If at all possible, leave this person or hang up the phone immediately.  Say you just remembered something you have to do & go.  This isn’t a lie – you just remembered that you have to protect yourself from such volatility!

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Subtle Signs Of Dysfunctional, Abusive Families

No family is perfect, but some families are less perfect than others.  Many of those “less perfect” families are downright dysfunctional & even abusive.  Today I’m sharing signs of the dysfunctional & abusive family.

Parentification is a big indicator of a dysfunctional & abusive family situation.  This is when the parent & child roles are reversed, & the child is supposed to care for the parent.  Children in this position are supposed to do things no child should have to do, such as being their parent’s emotional caregiver including such inappropriate things as listening to their parent’s woes about their marital problems or sex life, nurse them back to health after a hangover or overdose, or even care for younger siblings as a parent should do.  Parentified children are often described as growing up so fast because their role has forced them to behave as adults rather than allowing them to be children.  They also lack healthy boundaries, tolerate one sided relationships & continue to keep their parents as their top priority over their spouse, children & even themselves.  When they are growing up, people on the outside often think these children & their parents are close, & praise this relationship.  This leads the child to feel confused & even ashamed that they are unhappy with this role.

Unmet needs are another sign of a dysfunctional, abusive family situation.  Children have a lot of needs that go beyond the basic food, clothing & shelter such as nurturing, teaching & caring for their emotional health.  Many abusive parents meet those basic needs, yet neglect those other important needs.  Children who grow up this way have trouble with being inappropriately clingy in relationships & overly dependent or they go the opposite way & become very cold & aloof.  Either way causes problems in their relationships.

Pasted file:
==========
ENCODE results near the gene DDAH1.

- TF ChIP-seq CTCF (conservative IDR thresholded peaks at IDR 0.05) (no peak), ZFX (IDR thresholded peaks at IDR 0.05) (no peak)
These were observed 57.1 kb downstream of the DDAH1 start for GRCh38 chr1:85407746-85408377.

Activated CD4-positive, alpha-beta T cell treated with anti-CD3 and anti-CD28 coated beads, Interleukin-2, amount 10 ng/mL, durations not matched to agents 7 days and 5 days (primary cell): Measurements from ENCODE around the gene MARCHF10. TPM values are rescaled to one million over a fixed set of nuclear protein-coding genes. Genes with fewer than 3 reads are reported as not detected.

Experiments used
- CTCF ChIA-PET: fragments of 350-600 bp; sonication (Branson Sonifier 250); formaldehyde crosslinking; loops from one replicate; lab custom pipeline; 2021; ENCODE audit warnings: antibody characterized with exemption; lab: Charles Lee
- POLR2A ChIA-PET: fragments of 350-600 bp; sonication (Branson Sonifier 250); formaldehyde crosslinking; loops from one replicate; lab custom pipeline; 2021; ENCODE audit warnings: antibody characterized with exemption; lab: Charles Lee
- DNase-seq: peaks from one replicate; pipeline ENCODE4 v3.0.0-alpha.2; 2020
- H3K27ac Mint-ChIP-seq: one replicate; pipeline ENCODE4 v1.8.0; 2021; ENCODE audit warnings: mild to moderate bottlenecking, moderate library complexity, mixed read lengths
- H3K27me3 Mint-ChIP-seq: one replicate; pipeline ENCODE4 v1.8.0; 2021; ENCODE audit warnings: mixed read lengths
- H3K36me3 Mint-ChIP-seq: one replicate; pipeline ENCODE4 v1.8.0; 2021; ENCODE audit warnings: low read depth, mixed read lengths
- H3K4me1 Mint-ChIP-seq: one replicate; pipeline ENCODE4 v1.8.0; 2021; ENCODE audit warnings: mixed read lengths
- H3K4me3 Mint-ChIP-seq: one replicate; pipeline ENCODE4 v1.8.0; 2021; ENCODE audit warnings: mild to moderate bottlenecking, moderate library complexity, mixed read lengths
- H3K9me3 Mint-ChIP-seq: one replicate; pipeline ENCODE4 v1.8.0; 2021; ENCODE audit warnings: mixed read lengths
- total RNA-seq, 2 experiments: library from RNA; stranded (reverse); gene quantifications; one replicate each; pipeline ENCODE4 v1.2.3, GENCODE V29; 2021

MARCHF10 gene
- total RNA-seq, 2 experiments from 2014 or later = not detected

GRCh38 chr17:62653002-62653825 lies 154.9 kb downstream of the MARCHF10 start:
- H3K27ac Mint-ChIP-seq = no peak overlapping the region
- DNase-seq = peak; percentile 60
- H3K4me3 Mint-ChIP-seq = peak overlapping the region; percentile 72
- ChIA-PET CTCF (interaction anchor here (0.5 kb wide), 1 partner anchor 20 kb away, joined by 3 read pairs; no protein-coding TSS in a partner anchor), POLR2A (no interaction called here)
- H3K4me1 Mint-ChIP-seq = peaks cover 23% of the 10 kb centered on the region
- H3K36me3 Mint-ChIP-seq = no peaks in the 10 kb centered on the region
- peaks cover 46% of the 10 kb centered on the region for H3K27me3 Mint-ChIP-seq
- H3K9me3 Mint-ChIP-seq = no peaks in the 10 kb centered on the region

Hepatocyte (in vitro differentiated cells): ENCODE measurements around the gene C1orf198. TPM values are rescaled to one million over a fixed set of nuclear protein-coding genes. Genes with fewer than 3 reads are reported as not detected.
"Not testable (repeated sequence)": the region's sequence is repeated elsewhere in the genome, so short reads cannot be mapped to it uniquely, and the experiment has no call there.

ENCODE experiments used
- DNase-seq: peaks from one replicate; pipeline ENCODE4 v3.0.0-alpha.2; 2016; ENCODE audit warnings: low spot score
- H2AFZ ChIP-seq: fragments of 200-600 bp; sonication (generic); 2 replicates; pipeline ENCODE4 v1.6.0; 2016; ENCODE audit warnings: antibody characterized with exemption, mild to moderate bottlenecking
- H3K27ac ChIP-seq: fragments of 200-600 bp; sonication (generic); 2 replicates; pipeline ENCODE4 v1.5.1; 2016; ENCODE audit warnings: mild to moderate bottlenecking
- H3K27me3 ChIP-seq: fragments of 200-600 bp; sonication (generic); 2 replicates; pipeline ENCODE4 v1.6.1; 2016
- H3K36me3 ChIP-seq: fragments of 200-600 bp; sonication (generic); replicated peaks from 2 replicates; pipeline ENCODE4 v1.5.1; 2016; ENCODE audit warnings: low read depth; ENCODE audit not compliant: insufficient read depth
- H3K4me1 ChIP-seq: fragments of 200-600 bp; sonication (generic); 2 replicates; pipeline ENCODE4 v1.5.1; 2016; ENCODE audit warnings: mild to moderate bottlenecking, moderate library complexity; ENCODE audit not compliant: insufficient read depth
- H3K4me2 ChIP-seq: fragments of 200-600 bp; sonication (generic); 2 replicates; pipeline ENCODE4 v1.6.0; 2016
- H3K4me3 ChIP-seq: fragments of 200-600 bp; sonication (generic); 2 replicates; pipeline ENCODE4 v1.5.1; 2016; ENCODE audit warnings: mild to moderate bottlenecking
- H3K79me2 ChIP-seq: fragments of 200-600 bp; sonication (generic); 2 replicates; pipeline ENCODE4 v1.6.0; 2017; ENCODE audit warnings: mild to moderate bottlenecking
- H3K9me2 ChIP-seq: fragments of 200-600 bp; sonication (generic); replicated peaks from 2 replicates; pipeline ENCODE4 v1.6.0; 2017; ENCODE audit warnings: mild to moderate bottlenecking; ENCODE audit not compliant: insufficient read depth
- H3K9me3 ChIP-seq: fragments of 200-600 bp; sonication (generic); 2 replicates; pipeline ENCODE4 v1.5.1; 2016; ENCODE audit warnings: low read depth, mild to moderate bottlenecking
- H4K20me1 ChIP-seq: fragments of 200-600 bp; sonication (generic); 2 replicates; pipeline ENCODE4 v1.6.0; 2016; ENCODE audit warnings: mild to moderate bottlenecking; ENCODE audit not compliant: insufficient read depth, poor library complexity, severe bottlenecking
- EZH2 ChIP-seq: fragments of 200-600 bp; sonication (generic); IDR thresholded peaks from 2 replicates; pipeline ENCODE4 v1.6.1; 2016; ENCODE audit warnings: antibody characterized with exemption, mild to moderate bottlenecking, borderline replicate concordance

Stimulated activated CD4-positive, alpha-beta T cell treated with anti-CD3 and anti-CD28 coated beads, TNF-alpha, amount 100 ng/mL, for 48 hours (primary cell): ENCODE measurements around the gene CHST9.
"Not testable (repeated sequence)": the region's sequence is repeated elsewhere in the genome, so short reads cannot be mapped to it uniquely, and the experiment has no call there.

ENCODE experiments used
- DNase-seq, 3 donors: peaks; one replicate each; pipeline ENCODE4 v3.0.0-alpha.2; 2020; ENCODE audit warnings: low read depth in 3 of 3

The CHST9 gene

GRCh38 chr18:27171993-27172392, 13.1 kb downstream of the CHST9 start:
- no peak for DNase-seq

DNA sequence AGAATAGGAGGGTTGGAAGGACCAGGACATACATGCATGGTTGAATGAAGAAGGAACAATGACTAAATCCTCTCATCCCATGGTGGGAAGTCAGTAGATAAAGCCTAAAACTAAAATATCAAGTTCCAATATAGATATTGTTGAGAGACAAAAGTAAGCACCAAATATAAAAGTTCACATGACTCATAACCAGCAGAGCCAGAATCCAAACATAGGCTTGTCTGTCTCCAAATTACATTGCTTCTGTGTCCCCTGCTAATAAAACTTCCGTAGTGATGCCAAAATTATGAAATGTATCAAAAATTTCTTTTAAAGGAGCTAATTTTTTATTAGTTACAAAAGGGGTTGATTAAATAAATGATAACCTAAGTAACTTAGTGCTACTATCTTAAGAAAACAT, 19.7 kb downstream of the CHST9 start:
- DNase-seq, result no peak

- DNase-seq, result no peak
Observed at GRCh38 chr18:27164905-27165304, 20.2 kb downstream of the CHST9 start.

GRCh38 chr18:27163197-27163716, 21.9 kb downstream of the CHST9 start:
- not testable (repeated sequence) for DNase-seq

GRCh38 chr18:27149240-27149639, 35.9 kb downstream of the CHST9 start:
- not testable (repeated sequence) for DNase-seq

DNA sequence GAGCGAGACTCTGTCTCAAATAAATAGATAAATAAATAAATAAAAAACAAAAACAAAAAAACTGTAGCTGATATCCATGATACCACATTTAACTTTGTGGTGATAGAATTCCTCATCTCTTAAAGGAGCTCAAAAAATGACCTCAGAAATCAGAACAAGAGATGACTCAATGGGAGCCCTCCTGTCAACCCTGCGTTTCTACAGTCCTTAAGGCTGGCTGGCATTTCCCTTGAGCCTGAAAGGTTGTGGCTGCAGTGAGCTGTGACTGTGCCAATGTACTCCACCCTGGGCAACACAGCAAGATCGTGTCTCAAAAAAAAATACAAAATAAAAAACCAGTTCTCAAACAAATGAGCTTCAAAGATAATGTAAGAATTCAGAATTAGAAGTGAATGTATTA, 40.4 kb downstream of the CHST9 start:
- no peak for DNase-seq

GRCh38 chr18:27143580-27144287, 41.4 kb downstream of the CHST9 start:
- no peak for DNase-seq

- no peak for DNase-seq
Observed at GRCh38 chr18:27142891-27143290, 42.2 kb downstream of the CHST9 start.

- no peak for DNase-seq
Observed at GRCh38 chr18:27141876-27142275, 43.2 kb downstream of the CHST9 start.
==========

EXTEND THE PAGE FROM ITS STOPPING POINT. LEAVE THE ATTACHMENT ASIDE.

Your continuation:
Unrealistic expectations definitely point to a dysfunctional & abusive family.  Some parents hold their children to higher standards than adults.  Those children are never allowed to be in a bad mood or fail a test, yet their parents are allowed to yell or even hit the child just because they had a bad day at work or someone cut them off in traffic.  This puts incredible stress on the child who feels they must be perfect as a way to earn their parent’s love.

Parents who often fight in front of their child are creating a very dysfunctional & abusive situation.  I grew up this way, & can tell you from experience it is a horrible way to grow up!  I felt so insecure when my parents fought & also like I should do something to help them stop fighting.  This is so typical of how children in this situation feel.  It leads to these children feeling intense anxiety at any hint of conflict & also feeling overly responsible for the other people in their lives, as if they must take care of those people.

People who grow up in such environments grow into dysfunctional adults with a lot of relationship troubles.  They may become controlling people who will do anything or hurt anyone they deem necessary to avoid further pain.  More commonly though, they also may go the exact opposite way & become extremely submissive.  They become people pleasers who will do anything for anyone even at the expense of themselves. 

If any of this describes you, please remember some things.

You are only responsible for yourself.  You are not responsible for meeting the needs of other people.  Yes, you can help them, but doing so to the extent of harming yourself is dysfunctional. 

There is nothing wrong or bad about caring for yourself & having reasonable boundaries.  You need to take care of yourself just as much as & even more than you are willing to do for other people.